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From David Pollak <>
Subject Re: Scala interpreter action
Date Mon, 06 Jul 2009 14:07:41 GMT
On Mon, Jul 6, 2009 at 1:24 AM, Vassil Dichev <> wrote:

> > Should we remove it completely from the source or should we just
> > deactivate it by default?
> >
> > I agree that I wouldn't activate it in a producticve setting but it
> > might be useful while developing.
> Granted, this might not be the best way to monitor/debug ESME (e.g. if
> memory is so tight the JVM won't be able to create a new interpreter
> instance or send a new message). When I implemented the feature I was
> actually thinking of Dick's request for making it easier for ESME
> newcomers to learn Scala. I've also spent some time thinking about
> using ESME in a university and this feature makes a lot of sense in a
> classroom.
> My point is, I still think it could be made secure with a careful
> java.policy file (which a conscientious administrator should use
> anyway). David, do you think the Scala interpreter is impossible to
> secure or just not worth the effort? Also, what difference would it
> make to use Rhino, but not Scala in terms of a secure interpreter? The
> Scala interpreter implementation does use a new classloader and even
> allows you to override it and implement your own one. Try e.g. "import
> org.apache.esme.model.Message" or "import net.liftweb.util.Box".

Upon more reflection, I think any form of code that can read/write files on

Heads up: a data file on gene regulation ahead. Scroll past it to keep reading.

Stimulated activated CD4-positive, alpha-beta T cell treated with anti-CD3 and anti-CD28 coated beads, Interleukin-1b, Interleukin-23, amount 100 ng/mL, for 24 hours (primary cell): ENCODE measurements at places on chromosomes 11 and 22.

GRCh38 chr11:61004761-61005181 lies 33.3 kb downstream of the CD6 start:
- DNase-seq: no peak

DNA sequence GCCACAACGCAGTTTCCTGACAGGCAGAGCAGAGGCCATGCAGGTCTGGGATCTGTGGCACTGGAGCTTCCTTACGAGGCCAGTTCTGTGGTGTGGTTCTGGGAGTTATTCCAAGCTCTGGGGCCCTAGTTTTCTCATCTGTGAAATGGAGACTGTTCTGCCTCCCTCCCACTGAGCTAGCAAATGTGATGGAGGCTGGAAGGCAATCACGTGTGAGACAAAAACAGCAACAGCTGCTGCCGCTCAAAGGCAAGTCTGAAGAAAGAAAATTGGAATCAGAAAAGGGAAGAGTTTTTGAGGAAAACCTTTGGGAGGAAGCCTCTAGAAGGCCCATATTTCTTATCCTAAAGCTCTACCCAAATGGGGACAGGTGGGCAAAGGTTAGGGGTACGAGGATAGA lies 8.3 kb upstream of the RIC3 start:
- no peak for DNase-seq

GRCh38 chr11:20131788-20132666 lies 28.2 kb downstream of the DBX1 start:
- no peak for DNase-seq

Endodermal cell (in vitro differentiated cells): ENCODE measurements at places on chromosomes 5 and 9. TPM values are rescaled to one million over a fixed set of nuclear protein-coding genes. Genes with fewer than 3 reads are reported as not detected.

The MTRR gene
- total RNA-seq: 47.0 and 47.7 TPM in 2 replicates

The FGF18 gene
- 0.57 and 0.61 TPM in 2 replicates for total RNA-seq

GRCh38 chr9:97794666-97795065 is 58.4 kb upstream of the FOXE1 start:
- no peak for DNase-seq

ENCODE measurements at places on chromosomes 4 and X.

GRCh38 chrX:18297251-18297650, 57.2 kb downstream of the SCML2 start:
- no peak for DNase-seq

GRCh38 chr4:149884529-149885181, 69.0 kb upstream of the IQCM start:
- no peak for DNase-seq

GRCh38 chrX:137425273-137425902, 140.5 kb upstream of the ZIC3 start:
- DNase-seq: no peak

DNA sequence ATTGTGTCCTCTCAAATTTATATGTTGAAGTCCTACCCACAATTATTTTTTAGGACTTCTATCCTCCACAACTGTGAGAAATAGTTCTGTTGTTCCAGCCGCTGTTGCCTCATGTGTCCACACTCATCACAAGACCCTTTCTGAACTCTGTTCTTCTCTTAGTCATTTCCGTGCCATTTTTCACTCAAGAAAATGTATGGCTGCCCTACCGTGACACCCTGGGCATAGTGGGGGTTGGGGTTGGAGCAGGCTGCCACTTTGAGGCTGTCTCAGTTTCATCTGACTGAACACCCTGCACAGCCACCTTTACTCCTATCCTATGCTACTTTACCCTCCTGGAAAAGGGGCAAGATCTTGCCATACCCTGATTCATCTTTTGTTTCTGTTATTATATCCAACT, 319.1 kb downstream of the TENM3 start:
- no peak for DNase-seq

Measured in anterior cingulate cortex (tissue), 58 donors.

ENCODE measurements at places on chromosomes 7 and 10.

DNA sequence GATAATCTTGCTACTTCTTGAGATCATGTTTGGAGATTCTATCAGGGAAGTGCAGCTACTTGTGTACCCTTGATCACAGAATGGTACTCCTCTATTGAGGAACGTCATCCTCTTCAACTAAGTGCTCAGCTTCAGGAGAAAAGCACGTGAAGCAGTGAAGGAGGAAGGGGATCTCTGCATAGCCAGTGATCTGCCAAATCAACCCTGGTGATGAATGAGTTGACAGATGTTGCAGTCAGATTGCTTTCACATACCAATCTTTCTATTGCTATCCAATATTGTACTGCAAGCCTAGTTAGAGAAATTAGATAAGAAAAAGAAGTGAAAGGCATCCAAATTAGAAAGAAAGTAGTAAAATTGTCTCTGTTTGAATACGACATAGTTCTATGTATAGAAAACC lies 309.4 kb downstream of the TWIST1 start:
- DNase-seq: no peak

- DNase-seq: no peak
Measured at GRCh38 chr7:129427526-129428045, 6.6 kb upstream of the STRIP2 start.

the local filesystem and/or open TCP connections to localhost or anywhere
else presents a danger.  Think about how long it took to secure
browser-based Java implementations.  I just see a high resource consumption
cycle of finding hole/fixing hole... all for a feature that's not part of
the main purpose of the project.

The above comments apply to Scala as well as JavaScript via Rhino... I just
don't think it can be done securely.

With that being said, what I propose is keeping the code in, having it
disabled by default, making sure there's a huge warning associated with the
option that it gives users a lot of power on the machine and it should only
be enabled if you're running behind a firewall and with only known and
trusted users.  Finally, when I get the federation stuff in, I'll disable
federation with any instance that has this feature turned on.  That'll calm
my concerns about network attacks.



PS -- I really do like this feature in the abstract.  I think it's cool.
It's the former CTO of a security company part of me that rears its ugly
head when I see stuff that allows for semi-controlled code to be executed
from unknown parties.

> If the primary concern is trust in a federation, we could make it so a
> server is not allowed to participate in a federation if the Scala
> interpreter action is enabled.
> Cheers,
> Vassil

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